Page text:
CROWN HEIGHTS/PLG — Phone service at Community Board 9 was restored Wednesday after nearly a month of no service because a rat infestation in the building’s basement prohibited Verizon from repairing the rat-chewed cables, according to the board’s chair.
CB9, located at 890 Nostrand Avenue, first noted on their website that phones were down as early as Jan. 10. Four days letter, on Jan. 14, the board announced—for the second time—via their website that the phones lines were “still down.”
Two weeks later the problem had not been resolved.
At the January 29th CB9 meeting at Medgar Evers College, Chairwoman Patricia Baker announced the fractured phone lines were still down and explained, why, after three work orders the problem remained unresolved.
“The reason why they cannot fix the problem as quickly as they thought they could, is because in the building that we are presently in—in the back, and in the basement—there is a rat infestation problem,” she said.
“[They have] chewed all the lines, got through the box,” Baker said, adding that Verizon is refusing to come back.
You can see the video here.
Verizon would not comment on the rat infestation or their position on technicians who respond to calls where there’s evidence of rodents but sent this statement via email.
“Repairs couldn’t be completed by the technician in the first visit because the damage needed a third party repair of the wall and replacement of the box,” said spokesperson David Weissmann.
Bklyner contacted U.S. Rep. Yvette Clarke, the chair of the subcommittee on Communications and Technology, on Monday whose staffer said they would reach out to Verizon.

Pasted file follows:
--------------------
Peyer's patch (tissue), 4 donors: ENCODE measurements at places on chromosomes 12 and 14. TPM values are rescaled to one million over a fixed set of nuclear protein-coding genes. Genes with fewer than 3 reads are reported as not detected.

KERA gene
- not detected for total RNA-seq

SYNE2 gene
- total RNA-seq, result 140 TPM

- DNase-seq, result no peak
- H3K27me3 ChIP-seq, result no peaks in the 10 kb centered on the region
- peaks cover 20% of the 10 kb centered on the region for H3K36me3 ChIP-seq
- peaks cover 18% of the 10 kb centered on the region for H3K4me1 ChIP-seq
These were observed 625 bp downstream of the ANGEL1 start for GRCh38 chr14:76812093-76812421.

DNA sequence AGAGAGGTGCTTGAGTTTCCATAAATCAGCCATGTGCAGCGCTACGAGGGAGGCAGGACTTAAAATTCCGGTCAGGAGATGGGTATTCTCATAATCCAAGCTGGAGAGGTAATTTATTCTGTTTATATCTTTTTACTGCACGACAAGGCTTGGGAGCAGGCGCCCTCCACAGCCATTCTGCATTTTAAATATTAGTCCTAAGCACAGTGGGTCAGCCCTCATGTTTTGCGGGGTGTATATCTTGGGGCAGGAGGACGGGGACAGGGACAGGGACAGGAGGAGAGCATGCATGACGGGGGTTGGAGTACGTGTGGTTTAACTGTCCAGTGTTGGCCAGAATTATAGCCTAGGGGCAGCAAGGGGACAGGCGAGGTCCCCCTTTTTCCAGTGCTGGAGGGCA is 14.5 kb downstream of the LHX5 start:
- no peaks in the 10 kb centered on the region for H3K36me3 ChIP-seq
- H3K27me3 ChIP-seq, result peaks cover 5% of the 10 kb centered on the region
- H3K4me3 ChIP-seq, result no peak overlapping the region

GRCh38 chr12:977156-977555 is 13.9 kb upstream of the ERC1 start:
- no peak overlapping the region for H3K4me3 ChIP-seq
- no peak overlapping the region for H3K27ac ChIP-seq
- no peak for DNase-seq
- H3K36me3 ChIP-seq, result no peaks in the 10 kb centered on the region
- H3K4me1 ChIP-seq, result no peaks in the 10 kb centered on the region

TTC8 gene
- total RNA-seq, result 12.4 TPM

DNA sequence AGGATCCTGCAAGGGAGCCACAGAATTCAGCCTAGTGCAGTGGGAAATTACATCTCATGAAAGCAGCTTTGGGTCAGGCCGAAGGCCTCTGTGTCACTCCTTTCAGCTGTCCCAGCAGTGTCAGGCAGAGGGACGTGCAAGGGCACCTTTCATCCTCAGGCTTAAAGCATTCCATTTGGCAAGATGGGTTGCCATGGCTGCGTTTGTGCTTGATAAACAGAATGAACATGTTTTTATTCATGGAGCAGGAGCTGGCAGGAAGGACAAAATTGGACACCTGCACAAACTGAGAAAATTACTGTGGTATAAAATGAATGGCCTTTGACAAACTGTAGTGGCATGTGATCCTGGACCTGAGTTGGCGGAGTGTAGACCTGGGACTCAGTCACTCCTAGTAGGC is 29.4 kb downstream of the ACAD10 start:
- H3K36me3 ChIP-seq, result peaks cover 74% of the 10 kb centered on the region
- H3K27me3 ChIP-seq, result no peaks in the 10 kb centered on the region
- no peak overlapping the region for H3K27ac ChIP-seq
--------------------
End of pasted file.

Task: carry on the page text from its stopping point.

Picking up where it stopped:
Around the corner, on Carroll Street, the company replaced the base of a Verizon telephone terminal. Previously a mound of fresh dirt surrounded the terminal’s decaying base which leads to underground communication cables.
According to a Verizon technician who did not want to have their identity disclosed, it is common for rodents to eat through the protective covering of communication cables. Doing so leaves viable cables exposed to the elements and could cause an interruption in service.
The rodent issue is not exclusive to CB9’s basement, however. Rats are taking over the neighborhood. Burrows in tree pits along Carroll Street between Nostrand and Rogers Avenue (around the corner from CB9) show signs of a substantial rodent infestation.
Homes along the same street with gardens as front yards also shows signs of burrowing.
According to New York City data, rodent complaints in the area have doubled since 2016. That year, 311 received 231 calls within the 11225 zipcode. The following year, in 2017, that number increased by 100 calls to 321 calls and then again in 2018 to 434.
Neighbor Ken Cooke, 71, who’s lived in the area for the past three years says he’s noticed more rats in the area. Cooke says he has rat sightings every night, “with no break in between.”
“The other night I thought someone was getting attacked,” he said, explaining that children from Medgar Evers College Preparatory School were screaming because they saw a rat climb up a tire of a parked car.
Assemblywoman Diana Richardson, whose office is within blocks of CB9 and who lives closer expressed the same outrage. Richardson said the rodent issue is a big problem and believes it’s connected to the President Street train station that runs underneath one particularly problematic block.
“We had an issue at the building, 1176 President, where the concrete was broken on the ground and rats were coming from downstairs and wreaking havoc on us in the community,” she said.
Chair Baker attributed the increase in rodents to ongoing construction in the area. And while the address of the community board is not listed as a 311 complainant, Baker said they’re working on the issue with the New York City Department of Health and Mental Hygiene (DOHMH).
According to DOHMH, there was an increase in complaints this year, from 37 complaints in December to 60 in January. Since Jan. 1, 2019 the health department has performed 98 inspections in the area of which 10 failed for rat activity and 14 failed for garbage or either harborage conditions. DOHMH sent out Commissioner’s abatement orders to all failing properties and then followed up with a compliance inspection.
Zoom in to see where neighbors are complaining:
Additional reporting by Liena Zagare